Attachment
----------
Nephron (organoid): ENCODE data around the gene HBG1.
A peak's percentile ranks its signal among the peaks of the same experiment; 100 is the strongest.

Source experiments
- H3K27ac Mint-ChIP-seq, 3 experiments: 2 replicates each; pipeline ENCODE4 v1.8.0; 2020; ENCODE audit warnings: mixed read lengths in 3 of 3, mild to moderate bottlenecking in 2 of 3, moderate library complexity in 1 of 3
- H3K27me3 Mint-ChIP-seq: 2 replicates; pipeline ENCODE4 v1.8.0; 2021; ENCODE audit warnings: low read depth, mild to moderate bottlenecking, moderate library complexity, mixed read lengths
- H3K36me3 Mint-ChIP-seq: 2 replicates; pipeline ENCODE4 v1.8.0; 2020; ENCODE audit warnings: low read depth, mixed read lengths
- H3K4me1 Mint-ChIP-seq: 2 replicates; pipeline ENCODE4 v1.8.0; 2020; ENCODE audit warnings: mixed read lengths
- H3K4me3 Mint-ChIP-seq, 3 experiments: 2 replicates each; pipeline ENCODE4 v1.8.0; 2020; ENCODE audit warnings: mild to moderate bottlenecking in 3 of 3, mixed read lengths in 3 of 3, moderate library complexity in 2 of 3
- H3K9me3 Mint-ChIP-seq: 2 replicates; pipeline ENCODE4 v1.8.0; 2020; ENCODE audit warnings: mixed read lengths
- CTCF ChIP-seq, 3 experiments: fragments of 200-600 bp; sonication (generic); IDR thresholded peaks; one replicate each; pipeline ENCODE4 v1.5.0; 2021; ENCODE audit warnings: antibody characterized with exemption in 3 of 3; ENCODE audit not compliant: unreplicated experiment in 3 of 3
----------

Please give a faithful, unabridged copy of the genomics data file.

Nephron (organoid): ENCODE data around the gene HBG1.
A peak's percentile ranks its signal among the peaks of the same experiment; 100 is the strongest.

Source experiments
- H3K27ac Mint-ChIP-seq, 3 experiments: 2 replicates each; pipeline ENCODE4 v1.8.0; 2020; ENCODE audit warnings: mixed read lengths in 3 of 3, mild to moderate bottlenecking in 2 of 3, moderate library complexity in 1 of 3
- H3K27me3 Mint-ChIP-seq: 2 replicates; pipeline ENCODE4 v1.8.0; 2021; ENCODE audit warnings: low read depth, mild to moderate bottlenecking, moderate library complexity, mixed read lengths
- H3K36me3 Mint-ChIP-seq: 2 replicates; pipeline ENCODE4 v1.8.0; 2020; ENCODE audit warnings: low read depth, mixed read lengths
- H3K4me1 Mint-ChIP-seq: 2 replicates; pipeline ENCODE4 v1.8.0; 2020; ENCODE audit warnings: mixed read lengths
- H3K4me3 Mint-ChIP-seq, 3 experiments: 2 replicates each; pipeline ENCODE4 v1.8.0; 2020; ENCODE audit warnings: mild to moderate bottlenecking in 3 of 3, mixed read lengths in 3 of 3, moderate library complexity in 2 of 3
- H3K9me3 Mint-ChIP-seq: 2 replicates; pipeline ENCODE4 v1.8.0; 2020; ENCODE audit warnings: mixed read lengths
- CTCF ChIP-seq, 3 experiments: fragments of 200-600 bp; sonication (generic); IDR thresholded peaks; one replicate each; pipeline ENCODE4 v1.5.0; 2021; ENCODE audit warnings: antibody characterized with exemption in 3 of 3; ENCODE audit not compliant: unreplicated experiment in 3 of 3